The prevention of injuries and the role everyone at a club can play in ensuring that footballers avoid injury was on the agenda at the UEFA Fitness for Football pilot seminar in Istanbul.
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Everyone, from the coach and doctor to the president at a club or of a national association, has a role in keeping players free of injury – this was the clear message heard by participants at the second Fitness for Football pilot seminar in Istanbul.
UEFA has compiled the world's largest database of football injuries, gathering data from 75 teams, including the likes of Manchester United FC and Real Madrid CF, from 1.2m matches and training sessions over the last 12 seasons. The 16,000 injuries logged have allowed patterns to be established in terms of which problems players at elite level are likely to suffer most, and how long they can be expected to be sidelined for.
However, alongside the potentially decisive raw statistics, Prof. Jan Ekstrand, first vice-chairman of the UEFA Medical Committee, emphasised the role that all members of the coaching and backroom staff should, but often do not, play in ensuring their club's best players remain on the pitch.
"If you don't score goals, you analyse why and think about what you should do in training; it's the same with injuries. If you have a lot of muscle injuries, you need to look at why that's happening," Ekstrand, a member of the UEFA Fitness Working Group leading the seminar, told his audience. "You also need to look at who controls these factors, who was involved in situations where these injuries occurred."
Though medical staff clearly have a major role in that regard, Ekstrand highlighted the team coach as being particularly crucial in preventing injuries. The man who picks the team also dictates tactics, training sessions and their content, which can all have an effect on the squad in terms of injuries and their performance on the pitch.
"Presidents may not be aware of just how important the coach is in the injury situation at a club. Players are tracked for injuries, but it might be an idea to track coaches too. There is a proven correlation between injuries and success," said Ekstrand, who illustrated his point with data from an unnamed club which – over a ten-year period in which it employed four coaches – only won silverware with the bosses who had a lower-than-average number of injuries within their squads. "Is this a coincidence? We don't believe it is."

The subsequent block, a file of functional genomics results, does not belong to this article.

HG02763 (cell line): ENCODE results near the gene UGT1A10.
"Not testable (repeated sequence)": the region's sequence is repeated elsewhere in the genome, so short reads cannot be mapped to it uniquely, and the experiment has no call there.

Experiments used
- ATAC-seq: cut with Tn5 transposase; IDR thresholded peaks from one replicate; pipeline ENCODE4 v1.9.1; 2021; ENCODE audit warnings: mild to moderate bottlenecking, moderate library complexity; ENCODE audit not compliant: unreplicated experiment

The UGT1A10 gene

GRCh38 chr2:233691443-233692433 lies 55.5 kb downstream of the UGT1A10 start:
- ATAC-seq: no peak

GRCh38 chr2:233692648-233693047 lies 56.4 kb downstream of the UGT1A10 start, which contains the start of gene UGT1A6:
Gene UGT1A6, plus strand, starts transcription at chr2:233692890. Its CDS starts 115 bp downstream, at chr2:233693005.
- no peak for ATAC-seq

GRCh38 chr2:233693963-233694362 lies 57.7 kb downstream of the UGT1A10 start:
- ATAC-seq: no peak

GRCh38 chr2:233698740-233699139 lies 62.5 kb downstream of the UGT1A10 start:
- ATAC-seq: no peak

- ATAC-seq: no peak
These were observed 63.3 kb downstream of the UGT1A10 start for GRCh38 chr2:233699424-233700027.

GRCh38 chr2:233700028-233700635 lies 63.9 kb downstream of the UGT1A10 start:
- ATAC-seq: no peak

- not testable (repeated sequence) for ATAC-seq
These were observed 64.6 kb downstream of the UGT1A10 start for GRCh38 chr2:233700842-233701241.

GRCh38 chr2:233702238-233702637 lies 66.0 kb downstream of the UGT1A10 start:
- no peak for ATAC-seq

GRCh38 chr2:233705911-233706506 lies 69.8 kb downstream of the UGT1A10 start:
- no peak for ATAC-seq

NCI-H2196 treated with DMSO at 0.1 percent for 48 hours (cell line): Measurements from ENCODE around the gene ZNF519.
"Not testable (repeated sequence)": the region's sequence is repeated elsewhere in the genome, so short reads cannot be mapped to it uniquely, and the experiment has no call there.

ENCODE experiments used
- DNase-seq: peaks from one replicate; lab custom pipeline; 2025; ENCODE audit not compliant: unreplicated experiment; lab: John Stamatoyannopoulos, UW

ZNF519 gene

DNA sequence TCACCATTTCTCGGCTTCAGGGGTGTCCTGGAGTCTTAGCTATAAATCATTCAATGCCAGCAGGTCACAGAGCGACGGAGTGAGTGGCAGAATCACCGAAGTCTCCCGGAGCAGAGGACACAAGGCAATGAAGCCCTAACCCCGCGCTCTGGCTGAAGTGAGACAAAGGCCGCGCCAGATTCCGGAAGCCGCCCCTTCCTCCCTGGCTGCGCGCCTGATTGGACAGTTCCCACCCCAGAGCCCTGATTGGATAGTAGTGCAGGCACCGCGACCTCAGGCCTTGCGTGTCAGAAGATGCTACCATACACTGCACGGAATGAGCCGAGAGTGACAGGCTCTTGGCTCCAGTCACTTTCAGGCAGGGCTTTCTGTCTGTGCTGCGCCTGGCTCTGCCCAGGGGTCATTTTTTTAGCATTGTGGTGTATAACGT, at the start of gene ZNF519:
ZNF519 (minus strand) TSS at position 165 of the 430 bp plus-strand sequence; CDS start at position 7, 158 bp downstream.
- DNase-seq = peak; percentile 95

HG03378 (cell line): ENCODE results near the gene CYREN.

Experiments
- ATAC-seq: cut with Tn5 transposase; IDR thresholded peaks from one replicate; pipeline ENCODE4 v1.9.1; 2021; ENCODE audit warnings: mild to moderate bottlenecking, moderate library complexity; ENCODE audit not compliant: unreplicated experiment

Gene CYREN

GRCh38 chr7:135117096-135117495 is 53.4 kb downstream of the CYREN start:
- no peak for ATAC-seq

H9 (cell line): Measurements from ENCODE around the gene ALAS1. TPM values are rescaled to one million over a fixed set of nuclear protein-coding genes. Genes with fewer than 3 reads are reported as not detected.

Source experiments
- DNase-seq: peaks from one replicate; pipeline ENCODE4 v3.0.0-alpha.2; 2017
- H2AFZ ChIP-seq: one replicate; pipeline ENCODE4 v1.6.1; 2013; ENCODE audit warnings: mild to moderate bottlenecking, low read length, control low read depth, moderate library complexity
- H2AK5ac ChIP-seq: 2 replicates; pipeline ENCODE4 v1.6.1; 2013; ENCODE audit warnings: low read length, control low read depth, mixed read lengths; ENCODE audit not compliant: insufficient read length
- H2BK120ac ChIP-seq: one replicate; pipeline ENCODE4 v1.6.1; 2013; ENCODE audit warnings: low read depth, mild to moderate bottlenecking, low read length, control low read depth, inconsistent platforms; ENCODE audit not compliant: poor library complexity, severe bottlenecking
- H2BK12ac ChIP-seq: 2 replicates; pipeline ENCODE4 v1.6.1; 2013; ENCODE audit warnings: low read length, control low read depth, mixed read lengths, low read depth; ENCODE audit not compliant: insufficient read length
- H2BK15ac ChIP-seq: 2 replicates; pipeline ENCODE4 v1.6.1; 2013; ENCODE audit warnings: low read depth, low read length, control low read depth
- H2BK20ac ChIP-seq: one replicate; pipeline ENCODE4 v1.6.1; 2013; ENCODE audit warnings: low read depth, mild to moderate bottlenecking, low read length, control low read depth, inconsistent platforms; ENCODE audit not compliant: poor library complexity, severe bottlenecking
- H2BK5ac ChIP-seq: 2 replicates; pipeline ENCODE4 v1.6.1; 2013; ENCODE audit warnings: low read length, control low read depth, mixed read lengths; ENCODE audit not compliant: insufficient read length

With the likelihood of injury increased by a sudden change in the coaching staff, Ekstrand suggested club boards should think twice before making changes. However, he maintained that if coaches work hand-in-hand with their medical staff and measure the impact they can have in helping players avoid injury, the likelihood of them finding themselves out of a job will be reduced.
"If you want good injury prevention, my first piece of advice is to be aware that coaches are the most important people in terms of injuries. Coaches who say they have bad luck with injuries show that they don't really have knowledge about these things. It's not bad luck," he explained, adding that a close relationship between coach and doctor can make all the difference.
"Show an interest. Medical teams are normally very much devoted to doing a good job, but you have to show an interest. Coaches who show an interest will motivate the medical team into doing a good job to satisfy the coach. Communication – that is the key. It's the bottom line."